August 12, 2012
Apple, Samsung Sales Figures Released As Part Of Ongoing Trial
redOrbit Staff & Wire Reports - Your Universe Online
Sales figures for some prominent Apple and Samsung devices have been released as a result of the ongoing legal battle between the two tech giants, and the numbers show that the Cupertino, California-based iPhone and iPad developer has a sizable lead on their South Korean rivals, various media outlets reported on Friday.According to Matt Warman, Consumer Technology Editor for the UK newspaper The Telegraph, the Samsung figures, which only include devices which allegedly infringe upon Apple patents, show that the company shipped a total of 21 million smartphones, including 4.1 million Galaxy S2 handsets, to U.S. carriers since April 2010. During that same time, Apple shipped a total of 62.8 million iPhones.
Likewise, Samsung sold a reported 1.4 million Galaxy tablets, while court documents disclose that 34 million iPads were sold in the two-plus years covered in the statistics, Warman added.
"The figures will be embarrassing for Samsung, which has repeatedly declined to put figures on its shipments or sales of smartphones or tablets since early 2011, preferring instead only to give revenue figures," Guardian reporter Charles Arthur said. He also noted that the numbers "do not appear to show how many Samsung devices were returned from carriers or retailers because they did not sell. But it is known that a number of the Galaxy Tab tablets were returned by customers, following a study by Samsung which was entered into evidence earlier this week."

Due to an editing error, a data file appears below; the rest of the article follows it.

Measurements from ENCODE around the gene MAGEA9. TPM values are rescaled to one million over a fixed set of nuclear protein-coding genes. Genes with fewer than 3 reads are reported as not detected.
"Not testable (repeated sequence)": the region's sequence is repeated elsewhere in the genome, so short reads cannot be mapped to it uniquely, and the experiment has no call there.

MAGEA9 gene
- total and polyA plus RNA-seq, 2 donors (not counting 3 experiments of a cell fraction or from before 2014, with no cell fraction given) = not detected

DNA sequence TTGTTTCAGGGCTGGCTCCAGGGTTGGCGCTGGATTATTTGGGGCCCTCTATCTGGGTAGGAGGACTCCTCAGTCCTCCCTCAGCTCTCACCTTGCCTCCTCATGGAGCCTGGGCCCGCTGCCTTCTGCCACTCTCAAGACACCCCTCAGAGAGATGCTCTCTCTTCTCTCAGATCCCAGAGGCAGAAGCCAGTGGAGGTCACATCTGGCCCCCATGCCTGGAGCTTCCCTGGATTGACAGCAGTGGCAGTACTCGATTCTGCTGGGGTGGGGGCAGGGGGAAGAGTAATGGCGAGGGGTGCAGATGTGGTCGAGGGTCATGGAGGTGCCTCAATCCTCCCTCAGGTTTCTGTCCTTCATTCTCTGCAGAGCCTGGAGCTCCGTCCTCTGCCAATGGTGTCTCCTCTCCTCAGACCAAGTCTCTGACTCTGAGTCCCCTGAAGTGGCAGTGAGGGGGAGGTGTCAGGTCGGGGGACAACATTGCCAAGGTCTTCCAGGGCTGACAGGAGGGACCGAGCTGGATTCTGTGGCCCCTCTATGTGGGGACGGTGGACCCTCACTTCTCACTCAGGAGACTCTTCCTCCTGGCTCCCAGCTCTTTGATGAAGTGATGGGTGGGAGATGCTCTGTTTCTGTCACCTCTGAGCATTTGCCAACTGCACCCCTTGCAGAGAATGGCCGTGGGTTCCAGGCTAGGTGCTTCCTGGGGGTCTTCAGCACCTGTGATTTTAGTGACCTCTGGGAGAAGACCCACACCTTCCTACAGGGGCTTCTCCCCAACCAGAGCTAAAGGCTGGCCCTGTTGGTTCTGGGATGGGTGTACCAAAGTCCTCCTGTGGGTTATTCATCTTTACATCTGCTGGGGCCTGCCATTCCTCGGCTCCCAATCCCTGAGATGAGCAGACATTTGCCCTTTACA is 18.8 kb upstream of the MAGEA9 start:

"The dramatic difference between the Samsung tablet shipments, and those for Apple's iPad, bear out the suggestion that the U.S. company has dominated the tablet market since introducing the iPad in April 2010 -- but also raise the question of why it is so desperate to crush a company whose products sell so poorly in comparison," Arthur added.
The sales figures are the latest in a long line of closely-guarded secrets that have come to light as part of the trial, Fortune's JP Mangalindan pointed out late last week. Among those revelations: the fact that Apple had considered developing a camera or a car; details regarding recruitment for and security related to the company's so-called "Purple Project"; and a number of pre-development design concepts for the iPhone, including an octagonal one and a taller, skinnier one.
In other news related to the trial, an MIT professor testifying on Apple's behalf said Friday that customers would be willing to pay $100 for three smartphone features at the heart of the patent lawsuit, according to Dan Levine of Reuters. The witness, marketing professor John Mauser, said that he had conducted an online survey polling consumers on how much they would be willing to spend on the features, which include scrolling and multi-touch capability.
"Apple and Samsung are going toe-to-toe in a patents dispute mirroring a struggle for industry supremacy between two rivals that control more than half of worldwide smartphone sales," Levine said. "The U.S. company accuses Samsung of copying the design and some features of its iPad and iPhone, and is asking for a sales ban in addition to monetary damages. The Korean company, which is trying to expand in the United States, says Apple infringed some of its key wireless technology patents."
"As the second week of trial drew to a close in a San Jose, California federal court, most of the testimony focused on technical patent features," the Reuters reporter added. "However, toward the end of the day Hauser said tablet consumers would be willing to pay $90 for the same patented features as what they would pay $100 for on smartphones. That information could be relevant when calculating potential damages for Apple, which is seeking over $2.5 billion from Samsung."